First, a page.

New research conducted by NMG for the Association of Professional Financial Advisers (APFA) has highlighted the urgent need for significant policy measures to boost access to affordable financial advice.
In a recent survey of advisers, nearly 7 in 10 advisers (69 per cent) said they had turned away potential clients over the last 12 months, an increase from the 6 in 10 (61 per cent) in 2014 and 5 in 10 (54 per cent) in 2013.
The most common reason was affordability, with 43 per cent stating that the advice services they offered were not economic based on the client’s needs and circumstances. The survey also indicated of those advisers who had done so, 72 per cent had turned away clients who were seeking help with their pensions and that each adviser turned down an average of 3 clients in 2015. If taken across the industry as a whole, this suggests that nearly 70,000 clients were turned away over the last year.
Chris Hannant (pictured), Director General of APFA, says: “This survey clearly highlights one aspect of the advice gap – where those who want financial advice are unable to afford it. It is concerning that nearly 7 in 10 advisers feel they need to turn away clients because they think it would be disproportionately expensive for the client to access professional financial help; research shows that taking advice is invaluable in helping people make the best long-term decisions for their financial future.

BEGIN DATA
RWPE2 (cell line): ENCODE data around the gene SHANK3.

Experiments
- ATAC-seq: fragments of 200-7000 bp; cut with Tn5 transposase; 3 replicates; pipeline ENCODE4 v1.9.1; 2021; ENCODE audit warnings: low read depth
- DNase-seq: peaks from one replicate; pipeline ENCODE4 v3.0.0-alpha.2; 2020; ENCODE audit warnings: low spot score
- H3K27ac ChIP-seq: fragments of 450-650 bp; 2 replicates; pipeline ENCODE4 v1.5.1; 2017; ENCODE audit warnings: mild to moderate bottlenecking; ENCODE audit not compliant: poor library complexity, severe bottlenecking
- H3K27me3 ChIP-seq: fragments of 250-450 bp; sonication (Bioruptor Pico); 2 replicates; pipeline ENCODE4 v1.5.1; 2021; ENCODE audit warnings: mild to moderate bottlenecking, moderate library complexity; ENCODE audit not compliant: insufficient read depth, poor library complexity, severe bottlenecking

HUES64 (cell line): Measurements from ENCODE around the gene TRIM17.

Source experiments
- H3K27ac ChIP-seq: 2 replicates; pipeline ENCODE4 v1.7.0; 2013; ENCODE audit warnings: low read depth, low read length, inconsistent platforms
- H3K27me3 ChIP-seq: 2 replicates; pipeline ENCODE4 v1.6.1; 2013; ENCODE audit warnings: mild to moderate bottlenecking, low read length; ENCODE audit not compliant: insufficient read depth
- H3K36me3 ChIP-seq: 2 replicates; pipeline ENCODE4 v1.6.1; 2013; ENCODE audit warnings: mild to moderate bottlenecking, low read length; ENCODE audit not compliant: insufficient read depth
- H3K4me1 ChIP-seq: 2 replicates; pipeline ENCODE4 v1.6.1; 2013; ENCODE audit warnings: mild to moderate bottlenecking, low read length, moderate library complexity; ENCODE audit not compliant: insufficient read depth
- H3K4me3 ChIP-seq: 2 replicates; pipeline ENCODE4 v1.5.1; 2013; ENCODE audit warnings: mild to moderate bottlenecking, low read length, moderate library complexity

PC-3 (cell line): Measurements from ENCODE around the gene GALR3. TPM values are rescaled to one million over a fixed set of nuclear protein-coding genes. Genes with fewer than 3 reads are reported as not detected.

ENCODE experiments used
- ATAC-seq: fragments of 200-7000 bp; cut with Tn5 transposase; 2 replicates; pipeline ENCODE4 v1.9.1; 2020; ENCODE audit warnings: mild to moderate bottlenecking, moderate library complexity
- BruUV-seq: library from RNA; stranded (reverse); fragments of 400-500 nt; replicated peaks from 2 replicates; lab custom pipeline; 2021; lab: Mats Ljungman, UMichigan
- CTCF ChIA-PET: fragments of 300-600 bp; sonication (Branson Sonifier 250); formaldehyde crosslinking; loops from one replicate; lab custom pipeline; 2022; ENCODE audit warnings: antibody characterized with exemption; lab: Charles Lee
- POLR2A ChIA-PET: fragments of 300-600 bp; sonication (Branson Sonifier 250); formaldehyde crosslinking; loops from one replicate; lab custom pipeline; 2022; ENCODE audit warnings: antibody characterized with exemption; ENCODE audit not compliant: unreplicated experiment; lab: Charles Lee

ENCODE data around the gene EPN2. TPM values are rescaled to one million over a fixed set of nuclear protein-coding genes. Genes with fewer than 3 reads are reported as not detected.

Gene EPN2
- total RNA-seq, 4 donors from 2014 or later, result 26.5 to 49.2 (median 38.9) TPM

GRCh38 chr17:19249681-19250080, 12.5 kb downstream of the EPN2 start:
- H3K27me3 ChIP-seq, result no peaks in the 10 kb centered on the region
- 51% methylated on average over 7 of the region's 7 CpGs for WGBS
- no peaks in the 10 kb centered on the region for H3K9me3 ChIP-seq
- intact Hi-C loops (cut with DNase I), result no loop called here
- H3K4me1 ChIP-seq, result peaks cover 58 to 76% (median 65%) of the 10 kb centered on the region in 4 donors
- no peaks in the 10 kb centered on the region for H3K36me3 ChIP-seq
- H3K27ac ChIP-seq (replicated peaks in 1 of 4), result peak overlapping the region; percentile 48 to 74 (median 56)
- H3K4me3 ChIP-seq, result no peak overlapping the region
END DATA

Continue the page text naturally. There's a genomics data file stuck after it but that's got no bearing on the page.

“It is also clear that the government changes to pensions policy have had an impact on the kind of advice consumers are seeking. Unfortunately, the high cost of regulation in turn leads to higher fees, restricting access to advice to the wealthiest. The government must use the Financial Advice Market Review as an opportunity to undertake the serious reforms to financial advice regulation that are urgently required, including a wholesale restructuring of the funding of the FSCS and the new initiative to apply “Better Regulation” principles to financial services.”